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Netflix is readying the debut of crime original “Santo,” which bows Sept., 16, marking a new milestone for the U.S. streaming giant – its first fiction project shot between Spain and Brazil, two of its key overseas markets. 

A major undertaking, the series packs experienced partners and behind-the-camera talent. Produced by Nostromo Pictures (“Through My Window”) with support from Prodigo Films (“Invisible City”), the six-episode series is created by Carlos López (“La Embajada”) and directed by Vicente Amorim (“Yakuza Princess”), an auteur who has consolidated in the last few years as one of Brazil’s foremost action series helmers, having been attached to direct Netflix banner title “Senna.” 

“Santo” follows two dogged but divergent cops, Cardona (Bruno Gagliasso, “Marighella”) and Millán (Raúl Arévalo, “Marshland”), as they chase an elusive drug trafficker implicated in occult-linked crimes occurring between Salvador de Bahia, Brazil and Madrid.

The criminal is omnipresent, leading the pair to put aside their mounting differences to stay the course and make a capture.

“From the script, I felt this would be one of the most intense characters of my career. I immediately identified with Cardona’s strength and determination. This was the most visceral preparation of my life. I had to access very deep places, access my hell and find my demons to build Cardona,” stated Gagliasso.

Originality of the Occult

López crafts a narrative that includes elements of the occult, but they don’t take center stage and feel more like a tempered wave that ebbs just offshore. On the surface, the show provides all the elements of a successful crime procedural but deviates by elevating that undercurrent, providing a deeper dive into the soul and psyche of its leads.

“I was fascinated thinking of a cop thriller that consists of cops going after evil and the notion that evil is something that we don’t really see, which is something that I think happens in life,” López relayed.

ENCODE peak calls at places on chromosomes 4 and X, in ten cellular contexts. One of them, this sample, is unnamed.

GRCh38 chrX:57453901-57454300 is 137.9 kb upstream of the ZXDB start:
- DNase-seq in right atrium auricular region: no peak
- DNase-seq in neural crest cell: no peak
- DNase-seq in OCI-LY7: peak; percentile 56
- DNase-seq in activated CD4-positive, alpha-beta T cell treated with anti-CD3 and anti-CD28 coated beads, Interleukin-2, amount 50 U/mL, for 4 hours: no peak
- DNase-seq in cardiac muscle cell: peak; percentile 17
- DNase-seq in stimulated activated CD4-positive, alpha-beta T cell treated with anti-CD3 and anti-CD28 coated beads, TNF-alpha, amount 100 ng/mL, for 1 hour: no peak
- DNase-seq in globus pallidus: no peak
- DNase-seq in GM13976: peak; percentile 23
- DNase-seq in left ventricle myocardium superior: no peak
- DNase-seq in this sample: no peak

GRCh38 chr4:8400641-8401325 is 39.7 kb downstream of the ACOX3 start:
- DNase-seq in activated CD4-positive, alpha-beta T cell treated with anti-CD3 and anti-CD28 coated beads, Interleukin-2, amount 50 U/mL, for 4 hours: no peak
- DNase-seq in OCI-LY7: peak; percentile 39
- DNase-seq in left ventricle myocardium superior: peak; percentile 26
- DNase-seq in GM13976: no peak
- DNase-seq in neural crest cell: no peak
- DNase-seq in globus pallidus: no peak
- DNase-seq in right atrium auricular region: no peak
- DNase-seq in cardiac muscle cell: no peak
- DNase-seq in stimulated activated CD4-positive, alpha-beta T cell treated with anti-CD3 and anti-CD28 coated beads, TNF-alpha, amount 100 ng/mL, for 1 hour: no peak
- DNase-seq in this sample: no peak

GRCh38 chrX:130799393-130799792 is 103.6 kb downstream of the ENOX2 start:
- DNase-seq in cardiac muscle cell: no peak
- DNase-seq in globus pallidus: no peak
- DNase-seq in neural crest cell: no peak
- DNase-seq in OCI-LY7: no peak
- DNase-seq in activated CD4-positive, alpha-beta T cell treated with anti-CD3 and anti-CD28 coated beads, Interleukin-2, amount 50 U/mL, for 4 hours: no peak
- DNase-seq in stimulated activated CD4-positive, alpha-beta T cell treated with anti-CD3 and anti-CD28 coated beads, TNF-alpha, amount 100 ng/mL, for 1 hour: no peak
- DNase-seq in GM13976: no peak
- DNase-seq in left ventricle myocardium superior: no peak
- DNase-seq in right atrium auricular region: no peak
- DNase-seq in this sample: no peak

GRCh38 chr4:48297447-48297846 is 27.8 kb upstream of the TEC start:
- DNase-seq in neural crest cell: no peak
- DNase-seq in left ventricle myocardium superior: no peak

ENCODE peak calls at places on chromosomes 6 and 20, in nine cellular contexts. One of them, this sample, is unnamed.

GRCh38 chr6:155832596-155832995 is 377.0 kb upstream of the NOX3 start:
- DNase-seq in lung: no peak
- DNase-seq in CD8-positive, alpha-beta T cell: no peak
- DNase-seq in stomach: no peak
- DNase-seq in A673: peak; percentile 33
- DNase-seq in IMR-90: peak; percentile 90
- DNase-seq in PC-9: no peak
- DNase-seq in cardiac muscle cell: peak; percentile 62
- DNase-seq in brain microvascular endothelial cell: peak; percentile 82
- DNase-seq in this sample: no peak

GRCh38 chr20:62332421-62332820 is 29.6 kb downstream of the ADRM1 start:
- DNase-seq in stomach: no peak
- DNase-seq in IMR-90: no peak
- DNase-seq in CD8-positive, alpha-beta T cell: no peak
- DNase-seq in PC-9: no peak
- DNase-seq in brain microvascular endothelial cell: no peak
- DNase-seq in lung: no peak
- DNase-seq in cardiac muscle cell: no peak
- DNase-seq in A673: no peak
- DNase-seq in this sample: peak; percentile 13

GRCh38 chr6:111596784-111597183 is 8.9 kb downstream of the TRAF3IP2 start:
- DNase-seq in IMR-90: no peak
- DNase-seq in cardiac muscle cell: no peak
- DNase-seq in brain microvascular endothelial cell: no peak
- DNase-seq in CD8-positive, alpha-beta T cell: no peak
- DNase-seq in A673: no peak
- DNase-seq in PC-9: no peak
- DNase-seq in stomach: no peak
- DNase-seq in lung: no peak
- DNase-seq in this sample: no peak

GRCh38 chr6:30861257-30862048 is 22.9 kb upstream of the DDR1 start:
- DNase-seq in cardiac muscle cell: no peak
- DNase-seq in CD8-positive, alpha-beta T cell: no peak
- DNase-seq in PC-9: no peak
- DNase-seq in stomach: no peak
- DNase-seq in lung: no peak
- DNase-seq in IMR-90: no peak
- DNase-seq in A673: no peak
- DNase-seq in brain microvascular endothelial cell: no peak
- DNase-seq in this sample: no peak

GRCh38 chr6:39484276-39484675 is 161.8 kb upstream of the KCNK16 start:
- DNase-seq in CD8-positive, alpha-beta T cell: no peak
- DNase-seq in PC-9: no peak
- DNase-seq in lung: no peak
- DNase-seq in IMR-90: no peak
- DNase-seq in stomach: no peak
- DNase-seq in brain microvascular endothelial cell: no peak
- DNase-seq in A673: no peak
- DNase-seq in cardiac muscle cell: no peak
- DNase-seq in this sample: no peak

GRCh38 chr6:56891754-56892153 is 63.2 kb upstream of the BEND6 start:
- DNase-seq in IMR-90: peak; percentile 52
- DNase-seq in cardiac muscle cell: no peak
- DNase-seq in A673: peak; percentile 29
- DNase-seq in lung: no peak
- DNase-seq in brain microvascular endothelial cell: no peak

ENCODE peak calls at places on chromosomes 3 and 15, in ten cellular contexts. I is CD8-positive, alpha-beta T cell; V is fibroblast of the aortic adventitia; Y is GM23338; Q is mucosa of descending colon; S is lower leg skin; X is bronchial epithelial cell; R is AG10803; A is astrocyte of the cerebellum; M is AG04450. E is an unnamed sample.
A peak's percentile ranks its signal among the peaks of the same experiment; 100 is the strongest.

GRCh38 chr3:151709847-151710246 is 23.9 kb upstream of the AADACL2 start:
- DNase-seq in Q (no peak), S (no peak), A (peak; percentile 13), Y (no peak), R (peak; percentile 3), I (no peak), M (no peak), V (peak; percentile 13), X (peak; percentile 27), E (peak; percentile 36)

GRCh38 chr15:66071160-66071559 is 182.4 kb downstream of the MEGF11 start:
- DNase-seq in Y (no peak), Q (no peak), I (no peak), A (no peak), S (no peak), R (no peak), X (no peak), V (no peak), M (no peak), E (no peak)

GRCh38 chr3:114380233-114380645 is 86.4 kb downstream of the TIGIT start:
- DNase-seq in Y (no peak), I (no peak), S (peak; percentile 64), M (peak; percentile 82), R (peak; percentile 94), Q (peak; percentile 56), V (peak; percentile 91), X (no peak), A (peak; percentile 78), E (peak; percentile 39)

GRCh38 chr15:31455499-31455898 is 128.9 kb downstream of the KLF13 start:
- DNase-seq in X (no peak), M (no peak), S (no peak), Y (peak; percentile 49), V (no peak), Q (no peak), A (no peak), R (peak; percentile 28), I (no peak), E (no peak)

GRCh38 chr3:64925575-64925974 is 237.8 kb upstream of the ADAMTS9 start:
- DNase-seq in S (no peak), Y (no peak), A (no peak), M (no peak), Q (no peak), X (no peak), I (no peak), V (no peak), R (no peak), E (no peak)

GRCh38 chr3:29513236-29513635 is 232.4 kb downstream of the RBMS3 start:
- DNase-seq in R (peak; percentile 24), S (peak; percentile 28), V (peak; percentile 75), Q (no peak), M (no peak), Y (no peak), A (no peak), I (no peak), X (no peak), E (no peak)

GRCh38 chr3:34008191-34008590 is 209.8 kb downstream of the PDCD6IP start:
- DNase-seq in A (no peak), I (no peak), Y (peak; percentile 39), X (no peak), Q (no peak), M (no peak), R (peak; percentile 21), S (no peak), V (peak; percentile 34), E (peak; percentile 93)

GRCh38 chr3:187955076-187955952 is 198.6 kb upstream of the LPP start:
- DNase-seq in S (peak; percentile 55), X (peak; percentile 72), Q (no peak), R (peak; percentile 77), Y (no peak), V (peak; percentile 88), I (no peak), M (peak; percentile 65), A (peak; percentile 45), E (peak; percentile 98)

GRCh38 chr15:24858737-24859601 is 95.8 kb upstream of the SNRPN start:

What made it very original was this new element, the occult, that Carlos brought into it. It’s actually complicated because it’s very personal. The truth is, the occult is inside of us, all of the time, and by bringing this element into the series, he made the characters a lot more interesting than they would be in a normal crime drama,” Amorim added.

A Tale of Two Cities

The dual-country production authentically fuses cultures, language, and scenery to capture the dichotomy of the worlds that have shaped Cardona and Millán. Frantic and antiquated city streets of Madrid contrast with the breezy and ebullient seaside town of Bahia. The characters fall in line with this duality, causing friction.

“I thought the best way to tell this was with two characters that live in opposite places. They’re very different characters in their relationship with their own souls, I needed them to come from very different cultures,” López said.

The production team relied heavily on each other as they hopped continents to ensure a representative depiction of each locale, navigating plans hampered slightly by a global pandemic to secure the rich, multi-cultural vision López and Amorim had for each episode.  

“Bahia is quintessentially Brazilian. Because we were very aware that we had to deal with the cultural aspects with care, with respect, with a lot of research, we were never under the risk of having a foreigner’s look on Brazil, because I’m Brazilian. Not just myself, but we had the rest of the Brazilian crew. This clash of cultures was something that’s in the script, already written in a very special way. It’s something that makes this series really stand out,” Amorim said.

“I went to Spain to work on an international production, but played a Brazilian. The coolest thing is that I’m telling, in Portuguese, a story that also takes place in Brazil, with international creation and production,” Gagliasso added.

Action, and More

Action-fuelled, each scene propels an audience briskly into the next, allowing for character arcs to develop organically with a feeling the audience is ushered-along in real-time with the protagonists towards an uncertain future.

“I think that all the work from the script, from the direction and from the whole department to try to make it look simple or fluid for the viewer, it may seem like chaos, it may seem like a puzzle, but it has to be something that invites you to follow, like there’s someone who’s effectively leading you,” said López.

He went on: “At times it achieves a tone almost like a circus, a tone of spectacle that gives action to the story. At the same time, it’s very intimate, very personal.”

“Something which is quite smart about the structure, is that we’re never ahead of the characters, so we find things out with them,” Amorim added.

The action sequences are “part of the character’s journey. Every single action scene changes who the characters are, changes their path and shows us a different aspect of them,” Amorim added.

Santo Credit: Manolo Pavon